The decision precedes a major national security speech by President Barack Obama Thursday.
Attorney General Eric Holder announced early Thursday that Ahmed Ghailani will be sent to New York City for trial, which would make him the first Guantanamo detainee brought to the U.S. and the first to face trial in a civilian criminal court.
Ghailani was indicted by a federal grand jury in New York for the 1998 bombings of U.S. embassies in Africa - attacks that killed 224 people, including 12 Americans. It was not immediately clear when the transfer would occur.
"By prosecuting Ahmed Ghailani in federal court, we will ensure that he finally answers for his alleged role in the bombing of our embassies in Tanzania and Kenya," Holder said in a statement.
"This administration is committed to keeping the American people safe and upholding the rule of law, and by closing Guantanamo and bringing terrorists housed there to justice we will make our nation stronger and safer," the attorney general said.
Ghailani, a Tanzanian, was categorized as a high-value detainee by U.S. authorities after he was captured in Pakistan in 2004 and transferred to the detention center at the U.S. naval base in Cuba two years later.
The decision on the first U.S. trial of a Guantanamo detainee comes as President Obama faces pressure from across the political spectrum on his plan to close the detention center by January 2010. Democrats have said they want to see the president's plan for closing the base before it approves money to finance it, and Republicans are fighting to keep Guantanamo open.
In a rare, bipartisan defeat for President Obama, the Senateto keep Guantanamo open for the foreseeable future and forbid the transfer of any detainees to facilities in the United States.
Some lawmakers have already voiced opposition to bringing Guantanamo detainees to the U.S. for trial, even in heavily guarded settings.
Congressional opposition aside, national security experts say Mr. Obama has little choice but to close the prison. It "would be destructive to his credibility" if Guantanamo does not close, says CBS News national security consultant Juan Zarate.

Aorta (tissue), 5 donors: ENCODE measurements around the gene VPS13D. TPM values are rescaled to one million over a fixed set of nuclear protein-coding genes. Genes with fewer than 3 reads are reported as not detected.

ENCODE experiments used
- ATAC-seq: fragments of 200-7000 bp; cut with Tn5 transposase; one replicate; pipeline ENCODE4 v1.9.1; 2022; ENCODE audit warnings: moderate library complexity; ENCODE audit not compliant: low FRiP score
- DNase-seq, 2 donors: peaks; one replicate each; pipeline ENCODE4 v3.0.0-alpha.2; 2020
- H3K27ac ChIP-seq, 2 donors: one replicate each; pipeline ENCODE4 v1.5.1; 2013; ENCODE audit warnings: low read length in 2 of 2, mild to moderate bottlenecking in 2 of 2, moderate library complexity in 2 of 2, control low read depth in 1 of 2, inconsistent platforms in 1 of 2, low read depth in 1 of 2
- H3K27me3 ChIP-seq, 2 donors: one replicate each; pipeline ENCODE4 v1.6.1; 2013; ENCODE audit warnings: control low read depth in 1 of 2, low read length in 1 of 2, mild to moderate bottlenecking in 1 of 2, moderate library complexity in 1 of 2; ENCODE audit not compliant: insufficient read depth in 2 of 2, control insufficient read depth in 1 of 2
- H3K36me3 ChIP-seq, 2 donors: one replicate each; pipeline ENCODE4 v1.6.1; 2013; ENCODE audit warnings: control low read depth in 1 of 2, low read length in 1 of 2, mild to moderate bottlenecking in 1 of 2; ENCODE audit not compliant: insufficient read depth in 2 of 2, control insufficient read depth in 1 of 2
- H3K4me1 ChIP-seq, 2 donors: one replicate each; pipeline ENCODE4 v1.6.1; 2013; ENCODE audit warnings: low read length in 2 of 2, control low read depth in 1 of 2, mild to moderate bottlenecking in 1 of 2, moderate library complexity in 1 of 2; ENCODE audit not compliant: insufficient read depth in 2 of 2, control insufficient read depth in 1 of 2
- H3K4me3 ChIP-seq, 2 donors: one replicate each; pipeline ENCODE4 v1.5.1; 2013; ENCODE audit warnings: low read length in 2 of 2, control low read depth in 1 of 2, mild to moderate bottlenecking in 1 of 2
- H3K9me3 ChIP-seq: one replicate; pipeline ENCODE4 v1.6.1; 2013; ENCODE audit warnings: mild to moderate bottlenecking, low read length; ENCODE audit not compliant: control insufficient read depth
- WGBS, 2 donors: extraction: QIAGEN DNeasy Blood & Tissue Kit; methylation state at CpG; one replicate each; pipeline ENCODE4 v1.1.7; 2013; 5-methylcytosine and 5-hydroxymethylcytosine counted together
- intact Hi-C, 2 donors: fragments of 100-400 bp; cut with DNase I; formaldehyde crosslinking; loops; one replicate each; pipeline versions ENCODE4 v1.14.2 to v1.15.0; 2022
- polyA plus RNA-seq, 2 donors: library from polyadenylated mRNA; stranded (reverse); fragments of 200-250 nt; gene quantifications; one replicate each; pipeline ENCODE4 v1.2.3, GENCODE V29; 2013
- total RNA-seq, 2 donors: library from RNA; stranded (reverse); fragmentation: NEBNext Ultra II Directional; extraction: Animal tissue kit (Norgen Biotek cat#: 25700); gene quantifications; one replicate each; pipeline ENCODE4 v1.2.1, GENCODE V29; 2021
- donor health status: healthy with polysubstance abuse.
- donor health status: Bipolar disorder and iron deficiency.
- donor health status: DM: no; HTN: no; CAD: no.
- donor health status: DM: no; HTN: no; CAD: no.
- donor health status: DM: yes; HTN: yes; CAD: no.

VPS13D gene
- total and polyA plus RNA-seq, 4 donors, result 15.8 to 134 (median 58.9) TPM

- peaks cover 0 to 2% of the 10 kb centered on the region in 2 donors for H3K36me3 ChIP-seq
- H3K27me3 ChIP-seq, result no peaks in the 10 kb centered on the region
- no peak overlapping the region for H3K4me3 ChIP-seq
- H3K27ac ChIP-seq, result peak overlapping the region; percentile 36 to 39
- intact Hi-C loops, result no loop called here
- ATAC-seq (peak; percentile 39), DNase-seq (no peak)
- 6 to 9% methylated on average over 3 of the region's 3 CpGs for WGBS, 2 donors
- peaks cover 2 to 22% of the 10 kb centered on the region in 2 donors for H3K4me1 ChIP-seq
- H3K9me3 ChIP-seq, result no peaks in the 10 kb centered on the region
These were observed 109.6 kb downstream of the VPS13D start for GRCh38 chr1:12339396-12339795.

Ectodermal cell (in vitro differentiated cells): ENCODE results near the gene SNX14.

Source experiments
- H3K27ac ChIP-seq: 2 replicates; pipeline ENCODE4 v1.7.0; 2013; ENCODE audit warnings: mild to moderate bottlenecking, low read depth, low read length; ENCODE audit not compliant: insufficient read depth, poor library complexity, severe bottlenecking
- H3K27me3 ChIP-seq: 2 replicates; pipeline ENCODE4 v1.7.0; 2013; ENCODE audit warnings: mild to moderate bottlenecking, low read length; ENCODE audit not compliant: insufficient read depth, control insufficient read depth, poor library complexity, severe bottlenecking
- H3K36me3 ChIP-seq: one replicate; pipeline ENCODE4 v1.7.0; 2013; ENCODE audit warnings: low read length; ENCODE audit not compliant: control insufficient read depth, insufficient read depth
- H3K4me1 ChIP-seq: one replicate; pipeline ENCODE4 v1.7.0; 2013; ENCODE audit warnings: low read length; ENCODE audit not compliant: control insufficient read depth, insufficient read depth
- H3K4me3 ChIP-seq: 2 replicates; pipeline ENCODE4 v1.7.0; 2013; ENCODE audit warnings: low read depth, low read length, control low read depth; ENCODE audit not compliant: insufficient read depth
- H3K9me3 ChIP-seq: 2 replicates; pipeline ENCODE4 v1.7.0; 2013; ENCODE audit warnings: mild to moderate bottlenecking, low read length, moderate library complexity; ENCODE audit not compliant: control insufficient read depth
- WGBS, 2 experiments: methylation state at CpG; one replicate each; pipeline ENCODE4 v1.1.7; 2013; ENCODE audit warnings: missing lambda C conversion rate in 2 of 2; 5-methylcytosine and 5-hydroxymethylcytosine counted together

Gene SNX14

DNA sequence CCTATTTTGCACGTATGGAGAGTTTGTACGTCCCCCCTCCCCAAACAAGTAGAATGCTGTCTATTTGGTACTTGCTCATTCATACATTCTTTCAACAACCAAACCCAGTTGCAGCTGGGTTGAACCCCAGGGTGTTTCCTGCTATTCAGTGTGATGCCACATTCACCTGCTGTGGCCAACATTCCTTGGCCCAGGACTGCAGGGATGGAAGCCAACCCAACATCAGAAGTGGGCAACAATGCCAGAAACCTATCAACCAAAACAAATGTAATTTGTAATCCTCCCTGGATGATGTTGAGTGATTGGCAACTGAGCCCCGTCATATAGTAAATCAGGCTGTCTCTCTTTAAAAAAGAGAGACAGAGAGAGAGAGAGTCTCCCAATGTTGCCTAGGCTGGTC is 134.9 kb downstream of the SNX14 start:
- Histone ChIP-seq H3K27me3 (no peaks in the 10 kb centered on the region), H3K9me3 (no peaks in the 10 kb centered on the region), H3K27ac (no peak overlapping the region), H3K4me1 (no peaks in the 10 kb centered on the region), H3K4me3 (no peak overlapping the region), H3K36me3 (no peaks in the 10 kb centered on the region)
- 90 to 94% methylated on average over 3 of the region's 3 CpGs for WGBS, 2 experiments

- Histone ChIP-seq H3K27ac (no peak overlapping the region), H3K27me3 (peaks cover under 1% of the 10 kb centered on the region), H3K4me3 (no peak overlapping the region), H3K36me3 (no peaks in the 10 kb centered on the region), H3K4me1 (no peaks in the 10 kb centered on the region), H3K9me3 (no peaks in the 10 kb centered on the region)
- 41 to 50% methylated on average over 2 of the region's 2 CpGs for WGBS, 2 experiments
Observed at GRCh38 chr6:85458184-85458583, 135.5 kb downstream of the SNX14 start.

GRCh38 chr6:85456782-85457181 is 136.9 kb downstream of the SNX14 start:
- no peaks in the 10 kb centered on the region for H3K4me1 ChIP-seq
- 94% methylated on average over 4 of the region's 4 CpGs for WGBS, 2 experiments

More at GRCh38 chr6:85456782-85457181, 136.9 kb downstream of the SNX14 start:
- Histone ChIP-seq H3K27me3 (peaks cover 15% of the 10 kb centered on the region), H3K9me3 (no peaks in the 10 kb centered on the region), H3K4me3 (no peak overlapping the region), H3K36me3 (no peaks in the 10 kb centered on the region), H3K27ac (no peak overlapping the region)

Mr. Obama met with representatives of the ACLU, Human Rights Watch, and other human rights groups at the White House Wednesday.
The Associated Press reported in March that Ghailani was among a handful of high-value suspects that prosecutors were considering bringing to trial in the United States on charges that predate the Sept. 11, 2001, terror attacks.
Trying Ghailani for the embassy attacks may help prosecutors avoid legal challenges surrounding Ghailani's detention and treatment.
U.S. authorities say he helped plan and deliver the explosives in the embassy attack, and later rose up through the al Qaeda ranks.
He has denied knowing the TNT and oxygen tanks would be used to make a bomb. He also denied buying a vehicle used in the attack, saying he could not drive.
Just before the embassy bombings, Ghailani flew to Pakistan.
Last year, military prosecutors charged that after the 1998 bombings, Ghailani worked for al Qaeda as a document forger, trainer at a terror camp and bodyguard to Osama bin Laden.
The Ghailani decision revives a long-dormant case charging bin Laden and top al Qaeda leadership with plotting the Aug. 7, 1998 bombings at U.S. embassies in Nairobi, Kenya and Dar es Salaam, Tanzania.
The blasts killed more than 200 people and injured thousands, including many who were blinded by shards of flying glass. The attacks prompted then-President Bill Clinton to launch cruise missile attacks two weeks later on bin Laden's Afghan camps.
Four other men have been tried and convicted in the New York courthouse for their roles in the embassy attacks. All were sentenced to life in prison.